It was an unseasonably warm afternoon in February when I ventured out to Franklin’s City Cemetery to take some photographs for another article I was working on. As I wandered among the graves, a chorus of beeps would occasionally break through the quiet. I followed the sound to a corner of the cemetery where I saw two people–a man and woman–waving metal detectors around an empty lot across the street. Three 1920s-era homes had recently been bulldozed from the site, and a new foundation was being laid, which meant freshly turned dirt and untold treasures. 

Franklin metal detectorists, Harrison and Courtney, pose in front of the historic 1830s Kenneday House on 5th Avenue South.

I made my way over and introduced myself to the couple, hoping they’d let me see their finds. I’m not a metal detectorist, but I never pass up an opportunity to peek at a piece of the past. The pair was quick to explain they had permission from the builder to search the lot (as I later learned, they never illegally metal detect a property), then they happily obliged my request to see their discoveries.

My curiosity paid off–they showed me porcelain buttons, an ornamental stickpin from the 19th century, a vintage motorcycle toy, pottery shards, and pieces of antique bottles. Pictured above is part of a French-Empire-revival stickpin. Victorian men often used these to secure their neckties.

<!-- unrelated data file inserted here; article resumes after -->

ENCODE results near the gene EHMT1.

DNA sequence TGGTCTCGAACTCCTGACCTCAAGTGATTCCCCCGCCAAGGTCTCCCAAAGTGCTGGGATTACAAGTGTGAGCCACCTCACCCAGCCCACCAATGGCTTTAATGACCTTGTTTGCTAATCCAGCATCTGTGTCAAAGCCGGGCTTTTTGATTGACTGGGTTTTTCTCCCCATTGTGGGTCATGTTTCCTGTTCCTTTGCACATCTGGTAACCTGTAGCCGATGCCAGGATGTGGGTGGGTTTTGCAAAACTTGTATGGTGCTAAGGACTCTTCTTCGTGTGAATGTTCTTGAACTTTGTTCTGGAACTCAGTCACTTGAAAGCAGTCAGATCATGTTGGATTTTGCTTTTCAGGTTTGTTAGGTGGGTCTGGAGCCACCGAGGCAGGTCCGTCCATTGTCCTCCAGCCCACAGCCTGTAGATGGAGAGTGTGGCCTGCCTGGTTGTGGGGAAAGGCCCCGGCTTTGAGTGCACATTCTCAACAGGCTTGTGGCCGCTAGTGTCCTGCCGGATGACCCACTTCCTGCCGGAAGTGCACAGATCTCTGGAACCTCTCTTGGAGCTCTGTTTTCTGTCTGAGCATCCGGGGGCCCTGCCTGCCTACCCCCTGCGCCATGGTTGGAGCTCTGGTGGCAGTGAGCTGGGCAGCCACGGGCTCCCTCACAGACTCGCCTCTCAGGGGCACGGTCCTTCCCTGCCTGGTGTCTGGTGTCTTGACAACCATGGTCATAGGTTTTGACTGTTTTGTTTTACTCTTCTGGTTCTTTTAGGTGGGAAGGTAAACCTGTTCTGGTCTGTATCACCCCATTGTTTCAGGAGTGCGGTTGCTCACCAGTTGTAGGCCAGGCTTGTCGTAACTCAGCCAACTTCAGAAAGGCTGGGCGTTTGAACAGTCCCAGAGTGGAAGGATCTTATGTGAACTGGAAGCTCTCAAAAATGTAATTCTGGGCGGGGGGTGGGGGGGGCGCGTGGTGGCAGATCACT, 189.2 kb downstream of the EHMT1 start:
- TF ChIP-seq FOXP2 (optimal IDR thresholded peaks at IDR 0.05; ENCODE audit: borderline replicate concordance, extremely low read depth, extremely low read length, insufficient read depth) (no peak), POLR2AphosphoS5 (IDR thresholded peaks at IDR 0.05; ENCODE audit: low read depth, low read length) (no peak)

Here’s what the stickpin once looked like. It featured Napoleon’s bust on the chest of an eagle.

The scar in this bottle fragment is called a pontil mark, which was left by a pontil rod. This means the piece was blown freehand rather than using a mold.

This may look like trash to some people, but each item is a tangible piece of history.

On that Indian summer afternoon, not only did I receive an impromptu history lesson, I got to meet two of the most fascinating young people in Franklin.